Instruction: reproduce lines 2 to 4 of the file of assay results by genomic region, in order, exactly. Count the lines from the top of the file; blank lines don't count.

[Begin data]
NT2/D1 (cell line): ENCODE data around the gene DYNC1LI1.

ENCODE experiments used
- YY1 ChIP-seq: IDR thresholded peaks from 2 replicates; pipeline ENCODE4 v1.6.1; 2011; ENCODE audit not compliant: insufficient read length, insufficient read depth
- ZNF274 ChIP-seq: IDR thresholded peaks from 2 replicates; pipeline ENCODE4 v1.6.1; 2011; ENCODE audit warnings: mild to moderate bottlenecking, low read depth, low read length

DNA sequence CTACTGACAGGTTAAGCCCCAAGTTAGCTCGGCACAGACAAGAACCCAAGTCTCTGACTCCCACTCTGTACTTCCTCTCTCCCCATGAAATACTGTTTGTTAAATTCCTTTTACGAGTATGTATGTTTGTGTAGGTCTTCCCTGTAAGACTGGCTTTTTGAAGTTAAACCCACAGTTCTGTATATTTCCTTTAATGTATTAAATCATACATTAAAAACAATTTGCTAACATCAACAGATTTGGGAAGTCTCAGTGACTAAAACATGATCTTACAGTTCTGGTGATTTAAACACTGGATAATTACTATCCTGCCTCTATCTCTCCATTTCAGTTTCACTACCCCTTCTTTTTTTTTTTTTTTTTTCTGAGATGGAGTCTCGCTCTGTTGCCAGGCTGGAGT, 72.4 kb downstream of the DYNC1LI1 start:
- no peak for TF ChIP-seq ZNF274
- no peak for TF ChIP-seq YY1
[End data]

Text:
ENCODE experiments used
- YY1 ChIP-seq: IDR thresholded peaks from 2 replicates; pipeline ENCODE4 v1.6.1; 2011; ENCODE audit not compliant: insufficient read length, insufficient read depth
- ZNF274 ChIP-seq: IDR thresholded peaks from 2 replicates; pipeline ENCODE4 v1.6.1; 2011; ENCODE audit warnings: mild to moderate bottlenecking, low read depth, low read length